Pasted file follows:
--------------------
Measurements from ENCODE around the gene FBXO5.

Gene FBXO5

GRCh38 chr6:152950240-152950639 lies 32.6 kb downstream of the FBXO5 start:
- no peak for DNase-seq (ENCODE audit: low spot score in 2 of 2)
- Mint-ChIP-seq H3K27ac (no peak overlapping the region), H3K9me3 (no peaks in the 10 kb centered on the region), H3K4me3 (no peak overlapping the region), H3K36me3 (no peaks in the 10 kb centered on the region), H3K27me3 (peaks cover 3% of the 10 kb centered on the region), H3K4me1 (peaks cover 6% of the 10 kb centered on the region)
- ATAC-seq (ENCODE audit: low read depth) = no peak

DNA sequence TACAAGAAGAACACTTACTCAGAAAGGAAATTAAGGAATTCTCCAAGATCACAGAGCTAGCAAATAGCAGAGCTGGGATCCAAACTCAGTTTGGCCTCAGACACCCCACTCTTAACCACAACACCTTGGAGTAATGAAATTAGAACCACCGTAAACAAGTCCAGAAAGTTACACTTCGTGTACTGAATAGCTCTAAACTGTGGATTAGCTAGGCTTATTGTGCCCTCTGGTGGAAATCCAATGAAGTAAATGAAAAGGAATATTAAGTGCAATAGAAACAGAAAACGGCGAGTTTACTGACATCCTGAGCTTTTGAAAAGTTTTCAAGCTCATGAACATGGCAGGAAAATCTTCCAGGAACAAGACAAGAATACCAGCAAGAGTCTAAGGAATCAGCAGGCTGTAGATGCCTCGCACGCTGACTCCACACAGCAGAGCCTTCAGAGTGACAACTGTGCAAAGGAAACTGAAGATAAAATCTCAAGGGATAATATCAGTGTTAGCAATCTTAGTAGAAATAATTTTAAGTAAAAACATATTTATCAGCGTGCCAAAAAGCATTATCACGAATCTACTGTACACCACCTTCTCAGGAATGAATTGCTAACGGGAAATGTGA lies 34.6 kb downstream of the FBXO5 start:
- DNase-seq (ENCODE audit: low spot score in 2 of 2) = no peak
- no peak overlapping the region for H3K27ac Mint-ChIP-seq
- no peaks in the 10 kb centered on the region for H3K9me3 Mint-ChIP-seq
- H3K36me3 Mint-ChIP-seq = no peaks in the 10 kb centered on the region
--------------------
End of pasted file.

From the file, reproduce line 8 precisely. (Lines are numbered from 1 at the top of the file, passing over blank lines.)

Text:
- DNase-seq (ENCODE audit: low spot score in 2 of 2) = no peak